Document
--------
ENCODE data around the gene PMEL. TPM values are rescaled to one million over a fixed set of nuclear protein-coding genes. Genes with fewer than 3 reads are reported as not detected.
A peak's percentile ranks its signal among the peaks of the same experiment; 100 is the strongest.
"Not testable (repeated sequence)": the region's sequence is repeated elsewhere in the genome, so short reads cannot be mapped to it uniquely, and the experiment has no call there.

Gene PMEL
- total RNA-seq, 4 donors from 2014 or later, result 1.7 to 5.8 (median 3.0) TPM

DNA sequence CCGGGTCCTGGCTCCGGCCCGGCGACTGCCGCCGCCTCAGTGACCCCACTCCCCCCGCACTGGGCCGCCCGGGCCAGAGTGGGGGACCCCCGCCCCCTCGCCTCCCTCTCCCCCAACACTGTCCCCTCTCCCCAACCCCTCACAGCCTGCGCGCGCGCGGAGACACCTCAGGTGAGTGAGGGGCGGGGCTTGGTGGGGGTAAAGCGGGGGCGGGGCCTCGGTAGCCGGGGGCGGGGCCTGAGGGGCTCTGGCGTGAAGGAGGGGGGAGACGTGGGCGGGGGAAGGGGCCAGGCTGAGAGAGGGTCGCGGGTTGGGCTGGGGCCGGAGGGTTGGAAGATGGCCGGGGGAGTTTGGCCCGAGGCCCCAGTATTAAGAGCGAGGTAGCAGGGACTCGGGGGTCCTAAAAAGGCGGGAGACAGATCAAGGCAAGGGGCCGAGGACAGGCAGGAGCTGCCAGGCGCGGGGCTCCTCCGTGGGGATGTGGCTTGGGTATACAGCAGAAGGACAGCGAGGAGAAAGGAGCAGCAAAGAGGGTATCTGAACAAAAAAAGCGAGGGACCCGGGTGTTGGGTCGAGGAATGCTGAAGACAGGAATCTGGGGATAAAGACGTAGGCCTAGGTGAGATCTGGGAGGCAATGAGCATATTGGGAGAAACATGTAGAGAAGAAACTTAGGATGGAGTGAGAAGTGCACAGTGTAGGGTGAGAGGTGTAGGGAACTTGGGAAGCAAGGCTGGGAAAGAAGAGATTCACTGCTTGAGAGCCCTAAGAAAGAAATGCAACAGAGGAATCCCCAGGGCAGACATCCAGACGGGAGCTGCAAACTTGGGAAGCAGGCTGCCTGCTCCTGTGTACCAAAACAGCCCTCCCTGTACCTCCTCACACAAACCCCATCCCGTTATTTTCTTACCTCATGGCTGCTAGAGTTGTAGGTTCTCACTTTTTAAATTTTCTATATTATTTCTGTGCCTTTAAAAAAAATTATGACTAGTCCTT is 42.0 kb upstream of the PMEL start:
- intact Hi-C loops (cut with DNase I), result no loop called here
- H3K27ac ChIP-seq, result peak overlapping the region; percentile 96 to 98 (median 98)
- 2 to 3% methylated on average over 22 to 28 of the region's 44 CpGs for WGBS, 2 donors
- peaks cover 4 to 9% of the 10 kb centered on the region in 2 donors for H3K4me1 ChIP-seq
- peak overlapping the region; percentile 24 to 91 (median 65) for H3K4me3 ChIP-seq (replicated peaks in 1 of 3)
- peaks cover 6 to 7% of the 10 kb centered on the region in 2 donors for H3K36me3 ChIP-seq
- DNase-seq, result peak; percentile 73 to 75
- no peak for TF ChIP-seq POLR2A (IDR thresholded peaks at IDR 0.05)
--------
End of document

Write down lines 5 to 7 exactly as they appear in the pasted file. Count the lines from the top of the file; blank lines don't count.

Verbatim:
- total RNA-seq, 4 donors from 2014 or later, result 1.7 to 5.8 (median 3.0) TPM

DNA sequence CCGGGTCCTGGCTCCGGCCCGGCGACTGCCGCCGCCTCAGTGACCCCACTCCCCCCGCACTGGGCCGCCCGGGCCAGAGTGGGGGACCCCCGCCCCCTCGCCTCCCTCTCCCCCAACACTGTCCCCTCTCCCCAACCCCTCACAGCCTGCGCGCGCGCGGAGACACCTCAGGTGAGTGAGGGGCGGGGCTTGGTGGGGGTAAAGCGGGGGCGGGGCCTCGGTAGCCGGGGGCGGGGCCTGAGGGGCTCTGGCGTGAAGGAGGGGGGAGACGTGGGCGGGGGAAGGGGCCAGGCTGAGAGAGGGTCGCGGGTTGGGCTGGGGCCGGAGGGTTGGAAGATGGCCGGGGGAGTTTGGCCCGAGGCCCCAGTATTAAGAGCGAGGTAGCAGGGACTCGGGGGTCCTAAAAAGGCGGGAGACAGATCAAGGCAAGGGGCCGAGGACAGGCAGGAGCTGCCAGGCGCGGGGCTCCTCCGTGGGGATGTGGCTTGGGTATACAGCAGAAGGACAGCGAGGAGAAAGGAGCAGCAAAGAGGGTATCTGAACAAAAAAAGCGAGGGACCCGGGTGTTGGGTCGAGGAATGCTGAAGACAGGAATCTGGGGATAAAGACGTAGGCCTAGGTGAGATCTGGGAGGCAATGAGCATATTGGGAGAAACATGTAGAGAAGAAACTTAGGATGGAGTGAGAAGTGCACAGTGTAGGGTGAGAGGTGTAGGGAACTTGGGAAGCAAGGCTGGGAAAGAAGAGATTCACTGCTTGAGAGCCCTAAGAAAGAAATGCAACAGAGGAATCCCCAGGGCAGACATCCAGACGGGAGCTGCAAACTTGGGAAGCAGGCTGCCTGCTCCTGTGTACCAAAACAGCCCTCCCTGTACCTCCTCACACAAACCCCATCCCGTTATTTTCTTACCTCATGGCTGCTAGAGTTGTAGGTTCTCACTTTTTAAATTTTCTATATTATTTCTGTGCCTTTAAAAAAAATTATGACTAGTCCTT is 42.0 kb upstream of the PMEL start:
- intact Hi-C loops (cut with DNase I), result no loop called here